On the other hand, taking the unit for what it is, dual ZFS NAS units we see a lot of potential around. There are organizations such as managed service providers and internal IT organizations that will want to deploy different physical NAS solutions for different groups or applications. As a result, instead of installing one larger NAS, or perhaps in conjunction with one larger NAS, this provides a streamlined experience for managing multiple departmental level NAS units or NAS units for a particular customer. One must remember as well that with ZFS, and QNAP’s expansion cards, one can connect disk shelves/ JBODs to these units and manage larger arrays from each NAS. Some will like the simplicity of managing a base NAS unit and then being able to customize it with external storage. That customization also leads one to see use cases where we could have one NAS that is configured as a backup server, and another NAS that is configured with 16Gbps FC adapters for a different application.

QNAP GM 1002 TNS H1083X E2236 16G Airflow
QNAP GM 1002 TNS H1083X E2236 16G Airflow

Overall, we like the push QNAP is making to help customers scale to higher NAS node densities and using ZFS. The lifecycle serviceability of a multi-node chassis solution is generally excellent and saving 25% rack footprint will matter for a number of users. As a result, this is a product from QNAP that we find in a sense daring. Most of QNAP’s units are built for as general market appeal as possible. The GM-1002 is focused more on markets that have density and serviceability requirements. Peeling away the sheet metal, we can see that QNAP built the GM-1002 in a form factor ready for future updates. Likewise taking QNAP’s easy-to-manage platform and bringing ZFS into the mix shows that the company is setting up for a push up-market.


  1. Thanks for the review.
    IMHO Qnap has pretty good hardware, an ok price/perf ratio, and a quite useable GUI for even beginners.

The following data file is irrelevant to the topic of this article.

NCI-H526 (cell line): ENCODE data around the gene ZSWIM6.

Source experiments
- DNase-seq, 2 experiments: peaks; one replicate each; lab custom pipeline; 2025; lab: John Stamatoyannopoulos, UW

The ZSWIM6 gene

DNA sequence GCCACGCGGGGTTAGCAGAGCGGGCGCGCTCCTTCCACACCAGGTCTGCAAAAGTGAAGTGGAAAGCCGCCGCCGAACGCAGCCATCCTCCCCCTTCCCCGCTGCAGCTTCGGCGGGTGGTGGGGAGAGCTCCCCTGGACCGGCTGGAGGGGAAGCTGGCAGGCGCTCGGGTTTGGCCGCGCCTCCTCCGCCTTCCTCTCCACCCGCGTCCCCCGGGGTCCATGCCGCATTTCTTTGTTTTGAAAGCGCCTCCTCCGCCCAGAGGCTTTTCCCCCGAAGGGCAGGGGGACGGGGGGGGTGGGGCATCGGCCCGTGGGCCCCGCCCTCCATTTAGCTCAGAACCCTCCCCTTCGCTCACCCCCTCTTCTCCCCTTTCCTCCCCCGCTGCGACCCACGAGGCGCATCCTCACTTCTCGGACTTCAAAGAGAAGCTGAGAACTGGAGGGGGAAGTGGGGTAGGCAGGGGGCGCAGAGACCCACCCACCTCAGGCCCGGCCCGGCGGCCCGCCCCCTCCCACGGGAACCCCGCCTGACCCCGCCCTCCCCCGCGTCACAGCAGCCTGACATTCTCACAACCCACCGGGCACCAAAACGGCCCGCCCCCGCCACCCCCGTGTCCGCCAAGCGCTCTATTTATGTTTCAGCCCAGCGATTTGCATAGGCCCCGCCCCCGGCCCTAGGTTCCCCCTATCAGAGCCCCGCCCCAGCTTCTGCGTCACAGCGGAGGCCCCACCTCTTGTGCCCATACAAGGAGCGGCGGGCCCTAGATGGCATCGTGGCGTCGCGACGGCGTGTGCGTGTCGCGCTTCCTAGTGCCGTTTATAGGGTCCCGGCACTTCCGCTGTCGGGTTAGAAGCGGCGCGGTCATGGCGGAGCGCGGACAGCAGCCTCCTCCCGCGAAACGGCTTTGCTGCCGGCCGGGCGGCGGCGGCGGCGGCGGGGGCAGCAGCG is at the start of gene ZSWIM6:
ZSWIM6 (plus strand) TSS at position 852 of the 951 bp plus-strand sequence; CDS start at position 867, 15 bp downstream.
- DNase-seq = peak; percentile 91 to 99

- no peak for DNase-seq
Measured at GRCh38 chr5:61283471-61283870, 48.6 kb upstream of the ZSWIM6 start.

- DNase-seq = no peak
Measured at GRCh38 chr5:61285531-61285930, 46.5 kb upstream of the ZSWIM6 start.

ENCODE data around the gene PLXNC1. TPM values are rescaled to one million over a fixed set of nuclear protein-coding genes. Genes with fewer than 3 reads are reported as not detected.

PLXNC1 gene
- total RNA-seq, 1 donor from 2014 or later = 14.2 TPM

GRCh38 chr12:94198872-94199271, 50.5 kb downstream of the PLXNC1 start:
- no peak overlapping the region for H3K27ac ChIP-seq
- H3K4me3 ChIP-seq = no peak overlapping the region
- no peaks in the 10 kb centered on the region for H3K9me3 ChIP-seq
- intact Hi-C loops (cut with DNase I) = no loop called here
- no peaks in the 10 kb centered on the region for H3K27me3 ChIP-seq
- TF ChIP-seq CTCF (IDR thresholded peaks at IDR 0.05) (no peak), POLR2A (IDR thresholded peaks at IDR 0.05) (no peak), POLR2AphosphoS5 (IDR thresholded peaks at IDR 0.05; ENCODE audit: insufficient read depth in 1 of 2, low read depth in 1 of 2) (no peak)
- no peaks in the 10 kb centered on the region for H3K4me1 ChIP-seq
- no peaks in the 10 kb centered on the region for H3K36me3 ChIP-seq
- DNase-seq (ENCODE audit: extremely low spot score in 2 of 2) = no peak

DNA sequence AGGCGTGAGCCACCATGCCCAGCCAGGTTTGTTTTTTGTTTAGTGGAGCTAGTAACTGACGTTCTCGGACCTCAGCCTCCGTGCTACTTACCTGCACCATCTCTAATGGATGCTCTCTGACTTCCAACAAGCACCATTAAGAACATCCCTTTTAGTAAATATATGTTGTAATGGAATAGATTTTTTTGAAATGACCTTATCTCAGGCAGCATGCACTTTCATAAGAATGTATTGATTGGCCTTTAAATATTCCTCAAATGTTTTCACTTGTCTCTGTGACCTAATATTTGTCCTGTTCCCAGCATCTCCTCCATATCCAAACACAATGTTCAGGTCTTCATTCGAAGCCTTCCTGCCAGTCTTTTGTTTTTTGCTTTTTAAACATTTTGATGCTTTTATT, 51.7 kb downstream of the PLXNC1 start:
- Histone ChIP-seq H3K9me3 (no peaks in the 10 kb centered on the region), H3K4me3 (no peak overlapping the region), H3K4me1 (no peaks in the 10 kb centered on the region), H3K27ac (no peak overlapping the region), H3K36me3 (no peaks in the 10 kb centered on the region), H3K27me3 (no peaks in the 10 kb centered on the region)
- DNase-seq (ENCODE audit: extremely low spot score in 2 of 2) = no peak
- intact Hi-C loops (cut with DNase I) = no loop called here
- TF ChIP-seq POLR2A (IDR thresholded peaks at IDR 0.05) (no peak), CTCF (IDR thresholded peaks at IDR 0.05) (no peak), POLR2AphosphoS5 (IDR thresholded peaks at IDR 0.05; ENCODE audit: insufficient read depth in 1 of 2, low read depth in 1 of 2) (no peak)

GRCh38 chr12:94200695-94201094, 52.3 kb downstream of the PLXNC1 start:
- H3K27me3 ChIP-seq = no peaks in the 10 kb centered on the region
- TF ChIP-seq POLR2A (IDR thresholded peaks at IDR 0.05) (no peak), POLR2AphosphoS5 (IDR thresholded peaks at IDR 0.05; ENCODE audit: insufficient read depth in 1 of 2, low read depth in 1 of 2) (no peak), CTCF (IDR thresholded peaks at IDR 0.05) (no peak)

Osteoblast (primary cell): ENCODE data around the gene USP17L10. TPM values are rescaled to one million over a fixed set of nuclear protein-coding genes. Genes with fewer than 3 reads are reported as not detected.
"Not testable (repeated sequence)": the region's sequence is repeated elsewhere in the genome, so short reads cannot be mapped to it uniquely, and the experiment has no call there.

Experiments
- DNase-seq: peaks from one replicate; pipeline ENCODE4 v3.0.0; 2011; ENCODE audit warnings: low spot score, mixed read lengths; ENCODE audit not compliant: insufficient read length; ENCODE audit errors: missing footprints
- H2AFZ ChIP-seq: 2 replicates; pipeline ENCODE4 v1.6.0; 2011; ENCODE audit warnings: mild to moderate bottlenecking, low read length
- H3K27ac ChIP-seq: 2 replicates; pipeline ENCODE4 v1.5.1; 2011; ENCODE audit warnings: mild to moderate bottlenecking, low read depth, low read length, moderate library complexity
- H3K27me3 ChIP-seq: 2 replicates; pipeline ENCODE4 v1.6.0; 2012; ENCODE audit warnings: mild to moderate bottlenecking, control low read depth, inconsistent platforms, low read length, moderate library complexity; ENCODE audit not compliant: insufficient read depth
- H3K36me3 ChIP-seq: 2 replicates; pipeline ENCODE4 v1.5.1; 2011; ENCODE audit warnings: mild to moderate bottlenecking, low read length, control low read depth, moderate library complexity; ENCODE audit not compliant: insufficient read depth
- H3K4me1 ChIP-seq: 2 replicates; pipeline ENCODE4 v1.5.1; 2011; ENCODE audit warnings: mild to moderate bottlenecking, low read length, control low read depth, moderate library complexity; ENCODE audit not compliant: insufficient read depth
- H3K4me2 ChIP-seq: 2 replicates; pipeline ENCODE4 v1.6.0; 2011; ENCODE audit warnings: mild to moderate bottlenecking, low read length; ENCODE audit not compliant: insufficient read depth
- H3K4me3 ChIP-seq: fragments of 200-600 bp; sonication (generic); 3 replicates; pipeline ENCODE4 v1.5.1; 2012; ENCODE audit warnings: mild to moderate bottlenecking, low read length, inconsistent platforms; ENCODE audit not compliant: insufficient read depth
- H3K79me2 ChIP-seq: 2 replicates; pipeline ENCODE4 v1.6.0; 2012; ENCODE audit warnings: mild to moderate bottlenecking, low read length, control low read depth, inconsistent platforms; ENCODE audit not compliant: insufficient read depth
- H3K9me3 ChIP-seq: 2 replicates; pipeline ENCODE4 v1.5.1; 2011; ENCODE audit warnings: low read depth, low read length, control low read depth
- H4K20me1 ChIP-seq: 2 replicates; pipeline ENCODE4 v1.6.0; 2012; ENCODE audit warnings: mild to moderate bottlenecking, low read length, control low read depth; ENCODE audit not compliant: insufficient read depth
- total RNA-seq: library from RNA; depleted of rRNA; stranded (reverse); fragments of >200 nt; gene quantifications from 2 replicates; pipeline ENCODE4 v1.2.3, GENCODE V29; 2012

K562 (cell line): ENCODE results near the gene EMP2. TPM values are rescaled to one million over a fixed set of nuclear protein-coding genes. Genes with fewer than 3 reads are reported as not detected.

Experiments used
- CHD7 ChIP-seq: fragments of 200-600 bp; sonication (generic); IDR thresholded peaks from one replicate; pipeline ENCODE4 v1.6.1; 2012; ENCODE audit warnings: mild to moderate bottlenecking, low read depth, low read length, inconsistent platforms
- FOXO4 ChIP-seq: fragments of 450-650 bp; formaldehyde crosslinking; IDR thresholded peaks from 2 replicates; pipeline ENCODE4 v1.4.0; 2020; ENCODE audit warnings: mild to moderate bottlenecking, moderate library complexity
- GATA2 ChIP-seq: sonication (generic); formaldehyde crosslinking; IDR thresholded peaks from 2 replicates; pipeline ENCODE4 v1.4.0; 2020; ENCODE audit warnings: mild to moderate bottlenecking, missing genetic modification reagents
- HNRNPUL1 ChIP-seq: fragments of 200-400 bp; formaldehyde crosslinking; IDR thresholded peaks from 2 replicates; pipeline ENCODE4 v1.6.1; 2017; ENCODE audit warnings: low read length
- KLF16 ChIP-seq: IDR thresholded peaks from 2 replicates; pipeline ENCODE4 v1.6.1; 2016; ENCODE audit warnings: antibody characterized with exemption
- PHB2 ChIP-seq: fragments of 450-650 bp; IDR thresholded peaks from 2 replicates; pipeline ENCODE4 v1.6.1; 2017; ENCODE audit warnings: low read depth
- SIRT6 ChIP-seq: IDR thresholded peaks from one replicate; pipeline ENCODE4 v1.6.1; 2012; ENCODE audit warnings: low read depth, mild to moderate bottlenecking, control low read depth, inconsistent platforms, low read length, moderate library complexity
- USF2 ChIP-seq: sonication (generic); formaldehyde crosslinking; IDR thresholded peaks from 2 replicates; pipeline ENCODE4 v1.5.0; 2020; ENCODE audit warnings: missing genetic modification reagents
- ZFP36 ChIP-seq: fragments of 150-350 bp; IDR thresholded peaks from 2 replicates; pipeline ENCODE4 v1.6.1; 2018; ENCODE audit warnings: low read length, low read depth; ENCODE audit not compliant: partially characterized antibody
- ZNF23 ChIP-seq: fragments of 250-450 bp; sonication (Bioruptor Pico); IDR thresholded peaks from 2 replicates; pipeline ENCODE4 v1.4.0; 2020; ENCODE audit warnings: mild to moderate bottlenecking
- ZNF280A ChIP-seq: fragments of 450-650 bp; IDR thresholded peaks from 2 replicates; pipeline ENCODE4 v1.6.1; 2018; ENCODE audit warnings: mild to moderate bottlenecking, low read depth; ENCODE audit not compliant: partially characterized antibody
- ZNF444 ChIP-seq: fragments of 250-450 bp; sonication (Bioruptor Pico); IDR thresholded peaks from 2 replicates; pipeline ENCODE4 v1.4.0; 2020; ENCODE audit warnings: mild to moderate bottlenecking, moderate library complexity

BUT: There software quality control has become absolutely horrendous in the last years.
    I still have administered QNAP NASes for some people in my family until i could convince them to invest into a DIY linux server i build and administer for them late last year.
    There were serious vuernabilities so frequently like i have NEVER experienced in any IT product whatsoever.

    Even when one reades the relevant IT news sites, there is no other company by far mentioned with urgent security issues.
    Add to that bugs, fatal updates..
    It was already bad years ago, and it got even worse. They push out new products and OS features and seem to have much too few or too few experienced personal dedicated to security and QA.
    One just needs to look at the QNAP forums.

    I would not trust them with any production setup. Not for a second. And the seeming ease of use of their web panel does not make up for the manhours and lost sleep that those regular – serious – security issues will take up over even 2-3 years.

    I can not speak for the new ZFS based OS version, but it seem to not differ to much from the crappy quality of the non-ZFS version.

    This is quite sad, because IMHO if they could get the quality right and security, they would be easily the best brand on the SOHO/Home user NAS market.

    But as a potential customer mostly only discovers the security problems after buying the product, pumping out new SKUs to generate cashflow instead of investing in long term quality seems to be the (shortsighted) strategy of QNAP.

  2. ‘Although the PSUs are shared, we illuminated the A side node in Blue and the B side node in Green’ …just because you could. You don’t have to make up a reason to look cool 🙂

  3. Fan’s 12V x 1.80A @ full speed.. 21.6Wx6pcs. Thats approx. 130w of power, i’m not surprised at 70% of speed they will eat close to 100W and dBA59 is disaster for office use.

  4. Interesting, but there are two things that would make this really interesting and much more useful. Either:

    A) Get us some dual ported SAS drives and let us run it active/active, or at minimum a failover at the backplane end (even if it ends with some downtime).

    B) A cluster with a bunch of these using vSAN or S2D type storage (moreso than Gluster even) so that you can have full node redundancy. Two of these in 6U and it can survive a full node failure would be a good thing to have.

    Otherwise, sure, cool, but besides saving 1U of rack space and a few nice features, it seems a very small benefit over two 2U NAS that cost less and can handle more drives. And forget NAS, this is at the price point where I could purchase two 2U servers with 8 LFF drive bays!